13. @JKB:

    Oh no, the US has such big navy compared to all the declining powers of the past.

    You are missing the point. The US currently controls 50% of global naval power.

    The comparison to the past was that in the year that Romney thinks is a good year for comparison we only controlled 11%.

    This should not be so hard to understand.

  14. @Steven L. Taylor: Apparently my satirical remark wasn’t too far off the mark of what people would actually say.

    *sigh*

  15. ken anthony says:

    @Herb:

    You forgot to mention 17 American sailors dead, 39 injured.

  16. Dave Schuler says:

    No, it doesn’t. Britain, France, and Germany’s navies are all half the size they were in 1916 while the tasks being undertaken by navies, in aggregate, have grown. Basically, we’re filling the vacuum that has been left by other developed countries. Downsizing our navy without reducing what we expect of our navy does not appear to be a good idea to me.

    To get perspective you need to relate the size of our navy to what we’re expecting it to do. Trying to relate it to the size of other countries’ navies doesn’t do that. It’s irrelevant.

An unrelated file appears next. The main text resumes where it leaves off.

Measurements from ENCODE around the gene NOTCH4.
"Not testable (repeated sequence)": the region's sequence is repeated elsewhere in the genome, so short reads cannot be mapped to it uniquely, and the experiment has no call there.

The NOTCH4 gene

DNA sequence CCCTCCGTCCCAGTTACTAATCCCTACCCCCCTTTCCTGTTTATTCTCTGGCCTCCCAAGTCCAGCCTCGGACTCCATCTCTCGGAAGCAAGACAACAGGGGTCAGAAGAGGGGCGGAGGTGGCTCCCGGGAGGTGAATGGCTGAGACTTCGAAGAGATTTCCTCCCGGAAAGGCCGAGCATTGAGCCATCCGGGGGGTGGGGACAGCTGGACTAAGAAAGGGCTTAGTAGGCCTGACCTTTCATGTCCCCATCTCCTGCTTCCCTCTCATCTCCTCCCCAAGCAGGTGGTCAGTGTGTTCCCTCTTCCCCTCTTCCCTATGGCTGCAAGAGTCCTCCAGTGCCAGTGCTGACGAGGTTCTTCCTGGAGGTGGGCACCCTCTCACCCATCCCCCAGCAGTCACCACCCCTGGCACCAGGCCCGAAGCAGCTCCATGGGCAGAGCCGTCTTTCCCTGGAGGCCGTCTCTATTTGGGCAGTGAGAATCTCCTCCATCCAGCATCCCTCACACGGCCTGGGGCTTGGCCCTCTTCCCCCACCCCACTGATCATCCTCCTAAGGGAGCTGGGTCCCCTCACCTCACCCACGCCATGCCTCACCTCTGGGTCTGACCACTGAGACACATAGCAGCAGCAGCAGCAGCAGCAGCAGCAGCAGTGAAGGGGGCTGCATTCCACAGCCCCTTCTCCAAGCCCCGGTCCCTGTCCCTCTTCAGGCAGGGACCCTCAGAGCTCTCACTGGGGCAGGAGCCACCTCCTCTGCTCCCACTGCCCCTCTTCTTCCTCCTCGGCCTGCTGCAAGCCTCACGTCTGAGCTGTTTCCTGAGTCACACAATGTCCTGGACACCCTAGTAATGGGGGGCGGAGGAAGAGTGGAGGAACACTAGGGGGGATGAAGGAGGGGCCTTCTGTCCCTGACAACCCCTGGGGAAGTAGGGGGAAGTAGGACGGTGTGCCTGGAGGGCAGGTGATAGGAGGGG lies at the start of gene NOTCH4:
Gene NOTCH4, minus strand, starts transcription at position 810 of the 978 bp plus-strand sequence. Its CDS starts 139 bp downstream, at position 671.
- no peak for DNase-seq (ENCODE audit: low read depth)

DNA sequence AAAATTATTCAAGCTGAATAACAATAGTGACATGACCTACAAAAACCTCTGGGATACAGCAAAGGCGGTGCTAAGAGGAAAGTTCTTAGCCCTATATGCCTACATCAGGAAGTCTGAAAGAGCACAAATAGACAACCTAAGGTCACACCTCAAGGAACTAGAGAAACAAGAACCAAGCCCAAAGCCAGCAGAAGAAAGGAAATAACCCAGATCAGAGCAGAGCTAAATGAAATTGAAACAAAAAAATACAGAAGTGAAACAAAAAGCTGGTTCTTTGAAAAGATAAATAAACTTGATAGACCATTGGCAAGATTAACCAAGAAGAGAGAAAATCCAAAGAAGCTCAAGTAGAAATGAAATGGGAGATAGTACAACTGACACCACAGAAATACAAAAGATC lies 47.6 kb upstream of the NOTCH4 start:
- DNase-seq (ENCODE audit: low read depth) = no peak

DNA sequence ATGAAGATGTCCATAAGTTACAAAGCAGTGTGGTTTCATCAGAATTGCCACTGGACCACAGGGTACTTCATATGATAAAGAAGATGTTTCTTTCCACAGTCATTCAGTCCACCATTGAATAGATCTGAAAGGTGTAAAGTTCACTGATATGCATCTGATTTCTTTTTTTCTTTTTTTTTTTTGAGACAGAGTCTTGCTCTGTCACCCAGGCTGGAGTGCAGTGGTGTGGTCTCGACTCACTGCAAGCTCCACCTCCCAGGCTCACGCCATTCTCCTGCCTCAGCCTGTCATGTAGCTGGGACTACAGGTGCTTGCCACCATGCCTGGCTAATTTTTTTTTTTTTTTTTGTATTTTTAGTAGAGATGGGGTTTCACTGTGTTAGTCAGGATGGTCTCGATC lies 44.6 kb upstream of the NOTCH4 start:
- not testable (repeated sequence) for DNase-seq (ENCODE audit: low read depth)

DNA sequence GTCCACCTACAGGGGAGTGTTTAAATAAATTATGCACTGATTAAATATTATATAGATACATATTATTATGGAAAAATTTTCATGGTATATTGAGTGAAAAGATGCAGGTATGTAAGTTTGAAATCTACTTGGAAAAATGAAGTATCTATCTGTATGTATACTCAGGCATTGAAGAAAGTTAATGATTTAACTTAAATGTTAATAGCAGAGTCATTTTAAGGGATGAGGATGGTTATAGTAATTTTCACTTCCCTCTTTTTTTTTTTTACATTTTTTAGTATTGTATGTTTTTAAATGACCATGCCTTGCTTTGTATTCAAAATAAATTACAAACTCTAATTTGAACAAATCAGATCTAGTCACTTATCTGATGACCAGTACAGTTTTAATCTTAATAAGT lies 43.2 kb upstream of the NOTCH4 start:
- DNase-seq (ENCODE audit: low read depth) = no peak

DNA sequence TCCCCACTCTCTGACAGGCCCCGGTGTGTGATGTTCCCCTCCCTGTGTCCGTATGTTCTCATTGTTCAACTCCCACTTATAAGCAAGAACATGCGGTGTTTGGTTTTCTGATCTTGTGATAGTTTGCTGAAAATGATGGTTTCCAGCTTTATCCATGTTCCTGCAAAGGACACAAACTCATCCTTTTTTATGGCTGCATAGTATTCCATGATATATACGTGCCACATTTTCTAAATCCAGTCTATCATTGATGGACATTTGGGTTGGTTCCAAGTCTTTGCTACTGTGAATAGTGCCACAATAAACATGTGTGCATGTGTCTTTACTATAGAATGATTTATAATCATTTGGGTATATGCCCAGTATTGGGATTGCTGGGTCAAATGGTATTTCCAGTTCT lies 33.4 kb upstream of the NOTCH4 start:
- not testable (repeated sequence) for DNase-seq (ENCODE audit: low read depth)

I’m all for getting the other developed countries to shoulder their share of responsibilities. Just reducing the size of our navy won’t do that.

  17. Rafer Janders says:

    In 2011, the US controlled roughly 50% of the world’s naval power putting it in a comfortable lead in naval power ahead of Russia (11%).

    Not to mention that the US, besides itself bordering on two oceans and several seas, also has naval bases in practically every other ocean and sea on Earth, while Russia’s naval bases are either in cold water ports in the Arctic or behind strategic chokepoints in the Baltic and Black Seas.

  18. @Dave Schuler: Right, because our aircraft carriers have been so taxed over the last decade. Can you tell me what they have done exactly other than operations during the Afghanistan and Iraq Wars? Even during the Iraq War, only five of the United States’ (at the time) ten aircraft carriers were deployed to the Gulf.